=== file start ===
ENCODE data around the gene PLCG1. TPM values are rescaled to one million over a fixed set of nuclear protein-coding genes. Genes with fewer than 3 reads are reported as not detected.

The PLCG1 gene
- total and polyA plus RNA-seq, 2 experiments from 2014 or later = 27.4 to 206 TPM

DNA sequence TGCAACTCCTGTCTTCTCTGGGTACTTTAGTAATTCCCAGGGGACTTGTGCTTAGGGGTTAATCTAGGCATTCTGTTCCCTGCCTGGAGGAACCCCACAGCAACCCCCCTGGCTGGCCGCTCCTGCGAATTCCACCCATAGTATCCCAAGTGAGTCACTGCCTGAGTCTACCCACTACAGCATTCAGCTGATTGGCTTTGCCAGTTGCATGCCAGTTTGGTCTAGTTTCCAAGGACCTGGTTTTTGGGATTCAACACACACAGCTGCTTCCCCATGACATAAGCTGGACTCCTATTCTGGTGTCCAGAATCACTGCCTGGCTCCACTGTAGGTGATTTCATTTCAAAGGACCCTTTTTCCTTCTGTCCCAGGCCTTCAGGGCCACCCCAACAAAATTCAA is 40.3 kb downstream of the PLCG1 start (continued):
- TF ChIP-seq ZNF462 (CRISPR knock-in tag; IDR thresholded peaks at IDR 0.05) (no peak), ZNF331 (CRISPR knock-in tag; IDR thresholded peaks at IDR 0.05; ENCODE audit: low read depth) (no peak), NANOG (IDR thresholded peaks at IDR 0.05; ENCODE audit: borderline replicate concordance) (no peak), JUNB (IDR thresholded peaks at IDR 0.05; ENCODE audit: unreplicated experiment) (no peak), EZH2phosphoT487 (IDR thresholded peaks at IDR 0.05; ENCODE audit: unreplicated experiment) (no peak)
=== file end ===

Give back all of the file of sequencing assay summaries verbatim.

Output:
ENCODE data around the gene PLCG1. TPM values are rescaled to one million over a fixed set of nuclear protein-coding genes. Genes with fewer than 3 reads are reported as not detected.

The PLCG1 gene
- total and polyA plus RNA-seq, 2 experiments from 2014 or later = 27.4 to 206 TPM

DNA sequence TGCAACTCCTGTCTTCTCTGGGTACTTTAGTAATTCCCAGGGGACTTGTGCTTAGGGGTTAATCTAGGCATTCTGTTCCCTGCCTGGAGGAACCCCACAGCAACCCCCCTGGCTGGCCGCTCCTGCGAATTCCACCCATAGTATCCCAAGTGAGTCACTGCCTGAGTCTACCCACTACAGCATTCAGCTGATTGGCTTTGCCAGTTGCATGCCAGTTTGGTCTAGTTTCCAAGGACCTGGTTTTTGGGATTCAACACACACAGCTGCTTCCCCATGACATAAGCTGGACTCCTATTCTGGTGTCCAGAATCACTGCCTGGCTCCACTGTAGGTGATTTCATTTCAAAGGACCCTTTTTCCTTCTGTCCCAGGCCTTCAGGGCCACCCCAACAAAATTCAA is 40.3 kb downstream of the PLCG1 start (continued):
- TF ChIP-seq ZNF462 (CRISPR knock-in tag; IDR thresholded peaks at IDR 0.05) (no peak), ZNF331 (CRISPR knock-in tag; IDR thresholded peaks at IDR 0.05; ENCODE audit: low read depth) (no peak), NANOG (IDR thresholded peaks at IDR 0.05; ENCODE audit: borderline replicate concordance) (no peak), JUNB (IDR thresholded peaks at IDR 0.05; ENCODE audit: unreplicated experiment) (no peak), EZH2phosphoT487 (IDR thresholded peaks at IDR 0.05; ENCODE audit: unreplicated experiment) (no peak)